There is only one culture war at play at Christmas, and that is between Christianity and its actions.

Scripture: Matthew 3:1-12 The Message (MSG)

While Jesus was living in the Galilean hills, John, called “the Baptizer,” was preaching in the desert country of Judea. His message was simple and austere, like his desert surroundings: “Change your life. God’s kingdom is here.” John and his message were authorized by Isaiah’s prophecy: Thunder in the desert! Prepare for God’s arrival! Make the road smooth and straight! John dressed in a camel-hair habit tied at the waist by a leather strap. He lived on a diet of locusts and wild field honey. People poured out of Jerusalem, Judea, and the Jordanian countryside to hear and see him in action. There at the Jordan River those who came to confess their sins were baptized into a changed life. When John realized that a lot of Pharisees and Sadducees were showing up for a baptismal experience because it was becoming the popular thing to do, he exploded: “Brood of snakes! What do you think you’re doing slithering down here to the river? Do you think a little water on your snakeskins is going to make any difference? It’s your life that must change, not your skin! And don’t think you can pull rank by claiming Abraham as father. Being a descendant of Abraham is neither here nor there. Descendants of Abraham are a dime a dozen. What counts is your life. Is it green and blossoming? Because if it’s deadwood, it goes on the fire. “I’m baptizing you here in the river, turning your old life in for a kingdom life. The real action comes next: The main character in this drama—compared to him I’m a mere stagehand—will ignite the kingdom life within you, a fire within you, the Holy Spirit within you, changing you from the inside out. He’s going to clean house—make a clean sweep of your lives. He’ll place everything true in its proper place before God; everything false he’ll put out with the trash to be burned.”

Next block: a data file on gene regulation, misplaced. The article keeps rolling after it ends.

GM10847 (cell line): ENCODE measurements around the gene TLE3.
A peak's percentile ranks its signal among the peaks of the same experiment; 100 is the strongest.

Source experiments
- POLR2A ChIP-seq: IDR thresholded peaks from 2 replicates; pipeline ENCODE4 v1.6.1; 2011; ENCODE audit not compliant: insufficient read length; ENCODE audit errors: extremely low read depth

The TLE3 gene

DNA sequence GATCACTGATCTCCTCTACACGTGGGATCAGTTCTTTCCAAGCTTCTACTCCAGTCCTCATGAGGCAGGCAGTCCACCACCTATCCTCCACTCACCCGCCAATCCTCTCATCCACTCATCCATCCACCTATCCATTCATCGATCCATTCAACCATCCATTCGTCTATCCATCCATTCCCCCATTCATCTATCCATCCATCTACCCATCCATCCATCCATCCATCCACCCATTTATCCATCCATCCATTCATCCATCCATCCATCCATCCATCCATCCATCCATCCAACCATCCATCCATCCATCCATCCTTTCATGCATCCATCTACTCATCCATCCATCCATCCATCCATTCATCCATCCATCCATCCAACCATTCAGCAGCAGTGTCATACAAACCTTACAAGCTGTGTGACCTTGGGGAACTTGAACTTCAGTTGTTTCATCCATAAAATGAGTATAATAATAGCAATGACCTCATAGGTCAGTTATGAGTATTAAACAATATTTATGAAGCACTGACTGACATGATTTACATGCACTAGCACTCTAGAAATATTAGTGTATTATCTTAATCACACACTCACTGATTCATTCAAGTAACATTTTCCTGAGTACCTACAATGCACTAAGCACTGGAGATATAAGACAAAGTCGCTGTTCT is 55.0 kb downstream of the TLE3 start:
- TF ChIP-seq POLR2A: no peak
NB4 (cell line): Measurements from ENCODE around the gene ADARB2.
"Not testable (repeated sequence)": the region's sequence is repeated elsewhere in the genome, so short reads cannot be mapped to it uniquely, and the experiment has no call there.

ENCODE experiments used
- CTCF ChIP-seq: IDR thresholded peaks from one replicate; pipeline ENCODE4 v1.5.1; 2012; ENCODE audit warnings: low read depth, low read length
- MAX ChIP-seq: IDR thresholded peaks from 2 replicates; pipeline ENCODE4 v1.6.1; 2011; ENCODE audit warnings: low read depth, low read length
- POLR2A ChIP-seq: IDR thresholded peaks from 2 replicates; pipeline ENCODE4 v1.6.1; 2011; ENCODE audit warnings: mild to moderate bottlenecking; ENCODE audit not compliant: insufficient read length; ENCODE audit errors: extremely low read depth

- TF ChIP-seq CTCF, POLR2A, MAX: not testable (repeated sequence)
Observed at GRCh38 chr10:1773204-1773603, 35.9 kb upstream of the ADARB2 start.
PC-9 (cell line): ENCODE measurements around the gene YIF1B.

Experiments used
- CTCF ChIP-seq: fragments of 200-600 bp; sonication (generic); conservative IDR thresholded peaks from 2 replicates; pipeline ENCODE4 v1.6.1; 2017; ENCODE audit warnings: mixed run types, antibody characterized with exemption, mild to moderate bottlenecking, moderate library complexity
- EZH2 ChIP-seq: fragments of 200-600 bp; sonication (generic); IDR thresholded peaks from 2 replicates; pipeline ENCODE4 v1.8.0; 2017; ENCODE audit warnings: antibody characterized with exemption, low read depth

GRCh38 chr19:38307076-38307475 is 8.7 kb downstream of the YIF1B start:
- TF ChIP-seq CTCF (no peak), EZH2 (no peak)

A Voice in the Wilderness